There are three problems with saying Chief Justice Moore violates the Establishment Clause: (1) He is not Congress. (2) He did not make a law. (3) A government official’s acknowledging God is not an establishment of religion. Any one of those problems independently means he could not have violated the Establishment Clause and that the federal judge’s order was unlawful. Moreover, Justice Moore could not simply capitulate to the unlawful order. He was bound by his oath of office to resist it.
The first problem is that, the Establishment Clause is a prohibition against the United States Congress. It has no application to state court judges.

The second is that the Establishment Clause only prohibits law making. A law is a rule of conduct recognized as binding and enforced by a controlling authority. Judge Moore’s monument and the words engraved on it were not a law. No one was compelled by them to do anything. The monument was objectionable because of what was written on it. It’s speech, not law making, which offends the federal judge. But the First Amendment does not let the federal government prohibit speech. In fact it protects speech: “Congress shall make no law…abridging the freedom of speech…”

The drafters of the First Amendment intended particularly to protect speech about the most controversial topics, like politics and religion. It doesn’t matter that someone is offended by that speech. All speech is offensive to someone, but the First Amendment protects it anyway.

The third problem is that the Establishment Clause does not prohibit official acknowledgments of God. The “establishment of religion” was a term of art to the founders meaning to establish one Christian denomination as the official church of the United States, entitled to tax support, like the Anglican Church in England. The founders saw no conflict with the Establishment Clause in publicly acknowledging God or acknowledging the necessary influence of religion on good government. For example:

(1) The same day in 1789 that Congress reported the newly adopted text of the First Amendment to President Washington, it asked him to declare a national “day of public thanksgiving and prayer to be observed by acknowledging with grateful hearts the many signal favors of Almighty God.” President Washington did so.

(2) President Washington said in his 1796 “Farewell Address”: “Of all the dispositions and habits which lead to political prosperity, religion and morality are indispensable supports. In vain would that man claim the tribute of patriotism who should labor to subvert these great pillars of human happiness, the firmest props of the duties of men and citizens…And let us with caution indulge the presupposition that morality can be sustained without religion.”8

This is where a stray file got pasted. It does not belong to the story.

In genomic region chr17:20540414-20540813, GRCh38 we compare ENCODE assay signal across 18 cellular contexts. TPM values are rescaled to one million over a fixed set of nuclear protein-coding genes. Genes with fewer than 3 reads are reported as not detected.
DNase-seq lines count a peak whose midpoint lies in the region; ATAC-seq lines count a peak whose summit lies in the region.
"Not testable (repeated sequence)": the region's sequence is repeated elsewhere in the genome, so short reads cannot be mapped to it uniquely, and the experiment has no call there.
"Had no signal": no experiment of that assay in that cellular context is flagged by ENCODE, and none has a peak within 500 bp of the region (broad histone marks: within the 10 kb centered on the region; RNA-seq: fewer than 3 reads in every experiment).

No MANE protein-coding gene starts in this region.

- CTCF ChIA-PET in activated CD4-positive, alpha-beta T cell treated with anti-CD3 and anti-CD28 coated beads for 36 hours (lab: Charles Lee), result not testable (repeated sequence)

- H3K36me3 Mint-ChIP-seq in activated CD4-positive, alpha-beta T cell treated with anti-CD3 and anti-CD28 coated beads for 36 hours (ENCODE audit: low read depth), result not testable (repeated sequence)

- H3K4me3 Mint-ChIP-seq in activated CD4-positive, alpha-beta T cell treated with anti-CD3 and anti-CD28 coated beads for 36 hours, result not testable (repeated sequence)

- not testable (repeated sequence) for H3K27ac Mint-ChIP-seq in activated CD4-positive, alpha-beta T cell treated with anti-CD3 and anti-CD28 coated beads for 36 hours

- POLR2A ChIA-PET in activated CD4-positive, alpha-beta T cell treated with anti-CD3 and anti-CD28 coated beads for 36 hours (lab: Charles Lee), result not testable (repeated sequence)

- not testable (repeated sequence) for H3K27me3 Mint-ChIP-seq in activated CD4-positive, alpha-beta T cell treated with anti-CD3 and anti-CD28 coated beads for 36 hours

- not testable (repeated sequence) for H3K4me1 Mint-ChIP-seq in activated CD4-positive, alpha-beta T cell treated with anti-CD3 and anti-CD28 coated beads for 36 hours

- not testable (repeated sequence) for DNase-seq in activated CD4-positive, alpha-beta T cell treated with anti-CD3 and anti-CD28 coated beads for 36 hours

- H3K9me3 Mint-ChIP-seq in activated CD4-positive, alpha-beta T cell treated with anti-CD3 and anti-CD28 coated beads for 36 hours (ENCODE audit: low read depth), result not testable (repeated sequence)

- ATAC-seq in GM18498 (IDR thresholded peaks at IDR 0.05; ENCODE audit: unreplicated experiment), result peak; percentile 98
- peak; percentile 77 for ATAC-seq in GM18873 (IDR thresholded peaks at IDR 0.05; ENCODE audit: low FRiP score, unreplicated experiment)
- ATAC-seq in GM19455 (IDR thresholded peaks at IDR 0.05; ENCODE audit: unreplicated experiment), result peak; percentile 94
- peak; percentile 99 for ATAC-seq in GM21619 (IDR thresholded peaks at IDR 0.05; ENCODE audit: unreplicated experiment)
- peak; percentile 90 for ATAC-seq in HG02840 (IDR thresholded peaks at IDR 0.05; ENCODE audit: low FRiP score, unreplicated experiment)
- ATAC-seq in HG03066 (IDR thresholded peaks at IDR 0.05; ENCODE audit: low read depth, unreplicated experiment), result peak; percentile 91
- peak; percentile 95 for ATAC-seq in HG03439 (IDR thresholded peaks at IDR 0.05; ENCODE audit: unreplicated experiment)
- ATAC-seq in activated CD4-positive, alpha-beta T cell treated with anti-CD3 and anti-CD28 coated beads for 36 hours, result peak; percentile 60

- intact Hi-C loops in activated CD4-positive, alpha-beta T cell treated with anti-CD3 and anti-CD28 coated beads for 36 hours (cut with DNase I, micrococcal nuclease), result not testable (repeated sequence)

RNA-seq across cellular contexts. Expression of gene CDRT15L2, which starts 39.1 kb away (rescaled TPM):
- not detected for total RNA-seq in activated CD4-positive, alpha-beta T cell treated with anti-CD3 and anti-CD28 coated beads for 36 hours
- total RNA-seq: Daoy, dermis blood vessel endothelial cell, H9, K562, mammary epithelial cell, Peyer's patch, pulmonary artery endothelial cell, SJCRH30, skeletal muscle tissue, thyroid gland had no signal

(3) Our second president, John Adams, said in 1798: “[W]e have no government armed in power capable of contending in human passions unbridled by morality and religion…Our Constitution was made only for a moral and religious people. It is wholly inadequate for the government of any other.”9

(4) Supreme Court Justice Joseph Story, author of one of the nation’s first constitutional law treatises, also affirmed: “It yet remains a problem to be solved in human affairs whether any free government can be permanent where the public worship of God and the support of religion constitute no part of the policy or duty of the state in any assignable shape.”10

(5) Supreme Court Justice James Wilson said: “Human law must rest its authority ultimately on the authority of that law which is divine…Far from being rivals or enemies; religion and law are twin sisters, friends and mutual assistants. Indeed these two sciences run into each other.”11

Consequently, for the three independent reasons discussed, the federal judge’s order misinterpreted the Constitution. Given that fact, Justice Moore could not simply capitulate to that unlawful order out of respect for its apparent authority. His constitutionally mandated oath of office prevented that.

The Constitution itself requires all state court judges to take an oath to support and defend it. Article VI states “…all executive and judicial officers, both of the United states and of the several States, shall be bound by oath or affirmation, to support this Constitution.” For someone who takes such an oath seriously, that oath imposes a weighty obligation. The oath does not apply only when it’s easy to support the Constitution or only when it’s challenged by foreign enemies. It also applies when it’s threatened by domestic enemies, even by the federal judges themselves.

For this reason, public officials up to the president of the United States have repeatedly defied Supreme Court decisions they thought were unconstitutional. President Jefferson denied that the Supreme Court was the ultimate interpreter of the Constitution: “[T]he opinion which gives to the judges the right to decide what laws are constitutional and what not, not only for themselves in their own sphere of action, but for the Legislature and Executive also in their spheres, would make the Judiciary a despotic branch.”12 And again: “You seem… to consider the judges as the ultimate arbiters of all constitutional questions; a very dangerous doctrine indeed, and one which would place us under the despotism of an oligarchy…The Constitution has erected no such single tribunal.”13 President Jackson defied the Supreme Court’s decision about the constitutionality of the National Banking Act. President Lincoln, and also Congress, defied the Supreme Court’s Dred Scott decision.